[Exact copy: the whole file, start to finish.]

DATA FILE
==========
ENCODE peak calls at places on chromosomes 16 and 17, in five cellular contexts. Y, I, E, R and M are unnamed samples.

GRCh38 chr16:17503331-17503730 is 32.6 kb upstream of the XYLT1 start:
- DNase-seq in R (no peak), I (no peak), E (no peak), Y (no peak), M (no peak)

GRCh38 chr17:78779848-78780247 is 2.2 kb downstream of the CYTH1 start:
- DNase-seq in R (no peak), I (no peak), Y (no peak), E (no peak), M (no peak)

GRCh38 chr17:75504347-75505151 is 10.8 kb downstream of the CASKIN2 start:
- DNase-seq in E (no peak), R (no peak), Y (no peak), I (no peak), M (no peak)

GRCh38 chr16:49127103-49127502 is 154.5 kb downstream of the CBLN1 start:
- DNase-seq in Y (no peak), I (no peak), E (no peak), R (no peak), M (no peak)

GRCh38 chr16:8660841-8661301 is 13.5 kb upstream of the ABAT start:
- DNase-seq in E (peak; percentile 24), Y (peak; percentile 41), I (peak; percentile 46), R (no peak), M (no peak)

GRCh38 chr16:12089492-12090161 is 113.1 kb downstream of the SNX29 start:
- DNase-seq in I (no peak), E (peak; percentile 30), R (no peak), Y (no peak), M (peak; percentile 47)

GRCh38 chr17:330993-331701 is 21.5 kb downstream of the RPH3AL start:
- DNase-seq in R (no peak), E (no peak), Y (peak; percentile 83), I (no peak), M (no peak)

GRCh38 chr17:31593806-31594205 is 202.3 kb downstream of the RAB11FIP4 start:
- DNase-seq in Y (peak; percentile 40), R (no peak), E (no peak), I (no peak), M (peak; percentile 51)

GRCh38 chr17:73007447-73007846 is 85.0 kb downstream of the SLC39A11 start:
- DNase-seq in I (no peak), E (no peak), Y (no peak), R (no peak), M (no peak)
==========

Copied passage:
ENCODE peak calls at places on chromosomes 16 and 17, in five cellular contexts. Y, I, E, R and M are unnamed samples.

GRCh38 chr16:17503331-17503730 is 32.6 kb upstream of the XYLT1 start:
- DNase-seq in R (no peak), I (no peak), E (no peak), Y (no peak), M (no peak)

GRCh38 chr17:78779848-78780247 is 2.2 kb downstream of the CYTH1 start:
- DNase-seq in R (no peak), I (no peak), Y (no peak), E (no peak), M (no peak)

GRCh38 chr17:75504347-75505151 is 10.8 kb downstream of the CASKIN2 start:
- DNase-seq in E (no peak), R (no peak), Y (no peak), I (no peak), M (no peak)

GRCh38 chr16:49127103-49127502 is 154.5 kb downstream of the CBLN1 start:
- DNase-seq in Y (no peak), I (no peak), E (no peak), R (no peak), M (no peak)

GRCh38 chr16:8660841-8661301 is 13.5 kb upstream of the ABAT start:
- DNase-seq in E (peak; percentile 24), Y (peak; percentile 41), I (peak; percentile 46), R (no peak), M (no peak)

GRCh38 chr16:12089492-12090161 is 113.1 kb downstream of the SNX29 start:
- DNase-seq in I (no peak), E (peak; percentile 30), R (no peak), Y (no peak), M (peak; percentile 47)

GRCh38 chr17:330993-331701 is 21.5 kb downstream of the RPH3AL start:
- DNase-seq in R (no peak), E (no peak), Y (peak; percentile 83), I (no peak), M (no peak)

GRCh38 chr17:31593806-31594205 is 202.3 kb downstream of the RAB11FIP4 start:
- DNase-seq in Y (peak; percentile 40), R (no peak), E (no peak), I (no peak), M (peak; percentile 51)

GRCh38 chr17:73007447-73007846 is 85.0 kb downstream of the SLC39A11 start:
- DNase-seq in I (no peak), E (no peak), Y (no peak), R (no peak), M (no peak)